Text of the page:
Incremental and Opportunity Costs - dummies

Incremental and Opportunity Costs

By Kenneth Boyd, Lita Epstein, Mark P. Holtzman, Frimette Kass-Shraibman, Maire Loughran, Vijay S. Sampath, John A. Tracy, Tage C. Tracy, Jill Gilbert Welytok

When faced with two or more alternatives, incremental costs are those costs that change, depending on which alternative you choose. Suppose you want to buy a new bicycle. Incremental costs of buying the bike include the actual price of the bike plus any accessories.

You also need to pay for gas to drive to and from the bike store — another incremental cost. On the other hand, the cost of buying lunch after purchasing the bike isn’t an incremental cost because you need to pay for that regardless of whether you buy the bike.

As you analyze budgeting decisions, take special care to consider only incremental costs and to ignore all other costs.

Choosing one option may mean you lose money because you turned down another alternative. These incremental costs are called opportunity costs. For example, say you choose to take the day off from work to go bike shopping, losing $100 in income. That lost income is an opportunity cost.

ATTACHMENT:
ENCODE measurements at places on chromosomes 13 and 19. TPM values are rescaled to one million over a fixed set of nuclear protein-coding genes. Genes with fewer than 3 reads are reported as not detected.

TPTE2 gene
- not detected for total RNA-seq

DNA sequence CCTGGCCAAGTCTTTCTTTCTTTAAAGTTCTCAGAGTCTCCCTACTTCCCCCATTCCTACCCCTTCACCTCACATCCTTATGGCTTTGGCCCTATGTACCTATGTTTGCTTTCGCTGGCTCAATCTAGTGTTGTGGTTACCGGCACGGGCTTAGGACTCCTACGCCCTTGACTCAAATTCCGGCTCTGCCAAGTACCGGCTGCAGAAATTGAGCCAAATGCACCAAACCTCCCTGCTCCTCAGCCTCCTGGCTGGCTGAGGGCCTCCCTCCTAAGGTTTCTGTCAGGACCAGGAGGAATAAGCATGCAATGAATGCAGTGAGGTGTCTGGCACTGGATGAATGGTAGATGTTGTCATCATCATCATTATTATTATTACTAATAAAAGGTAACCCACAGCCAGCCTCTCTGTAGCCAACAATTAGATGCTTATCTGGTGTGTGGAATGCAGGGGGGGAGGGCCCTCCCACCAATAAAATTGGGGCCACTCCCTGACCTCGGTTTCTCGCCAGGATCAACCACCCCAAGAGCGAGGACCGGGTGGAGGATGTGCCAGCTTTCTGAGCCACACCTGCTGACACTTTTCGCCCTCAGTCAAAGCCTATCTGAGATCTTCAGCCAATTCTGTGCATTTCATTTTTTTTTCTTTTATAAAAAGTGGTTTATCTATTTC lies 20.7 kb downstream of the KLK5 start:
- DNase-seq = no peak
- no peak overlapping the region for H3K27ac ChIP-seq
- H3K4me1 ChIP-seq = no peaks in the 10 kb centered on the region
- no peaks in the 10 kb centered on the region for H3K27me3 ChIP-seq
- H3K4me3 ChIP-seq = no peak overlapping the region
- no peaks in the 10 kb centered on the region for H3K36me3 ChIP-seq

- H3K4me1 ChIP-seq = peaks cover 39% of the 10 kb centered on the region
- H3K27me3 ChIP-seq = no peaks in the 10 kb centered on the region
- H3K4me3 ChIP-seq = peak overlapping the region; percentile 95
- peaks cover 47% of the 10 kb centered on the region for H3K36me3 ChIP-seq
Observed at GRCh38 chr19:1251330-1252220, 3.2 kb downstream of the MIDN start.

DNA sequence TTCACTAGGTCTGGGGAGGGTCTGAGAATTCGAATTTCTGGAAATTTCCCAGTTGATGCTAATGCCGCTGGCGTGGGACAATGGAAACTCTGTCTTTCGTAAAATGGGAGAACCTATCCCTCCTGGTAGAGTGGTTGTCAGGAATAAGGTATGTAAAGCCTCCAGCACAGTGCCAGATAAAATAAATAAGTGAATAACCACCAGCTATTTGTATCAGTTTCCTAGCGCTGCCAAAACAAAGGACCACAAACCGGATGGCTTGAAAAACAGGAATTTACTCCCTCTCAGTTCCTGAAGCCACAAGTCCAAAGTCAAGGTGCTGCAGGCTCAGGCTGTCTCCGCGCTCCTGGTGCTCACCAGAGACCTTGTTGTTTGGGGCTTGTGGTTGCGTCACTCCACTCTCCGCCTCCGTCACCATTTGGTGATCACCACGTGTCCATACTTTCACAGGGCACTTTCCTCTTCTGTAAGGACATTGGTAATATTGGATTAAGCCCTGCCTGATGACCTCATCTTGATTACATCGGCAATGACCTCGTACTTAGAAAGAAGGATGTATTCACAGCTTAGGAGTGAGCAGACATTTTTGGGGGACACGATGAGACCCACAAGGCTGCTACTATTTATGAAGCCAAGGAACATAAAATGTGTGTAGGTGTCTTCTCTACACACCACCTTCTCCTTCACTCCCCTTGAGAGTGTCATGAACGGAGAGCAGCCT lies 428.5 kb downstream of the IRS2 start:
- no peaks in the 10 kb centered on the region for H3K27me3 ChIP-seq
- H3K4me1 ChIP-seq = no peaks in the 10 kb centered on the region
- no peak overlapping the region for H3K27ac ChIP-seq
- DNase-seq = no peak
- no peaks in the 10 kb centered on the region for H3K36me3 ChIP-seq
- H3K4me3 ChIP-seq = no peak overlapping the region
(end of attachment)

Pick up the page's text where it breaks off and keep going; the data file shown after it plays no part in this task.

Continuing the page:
When considering decisions to invest in long-term projects, one of the most significant opportunity costs is how much you could have earned by investing your money elsewhere.

When analyzing for incremental costs (and especially for opportunity costs), remember that they’re expected to happen in the future. That’s how you know that you can’t include sunk costs (costs that you incurred in the past). For example, say you already bought a new bike last week that you really liked and that just got stolen.

The cost of the missing bike is a sunk cost. Because you can’t change sunk costs, you can ignore them completely. How much that stolen bike cost you isn’t relevant to your current purchase decision, because that bike is gone.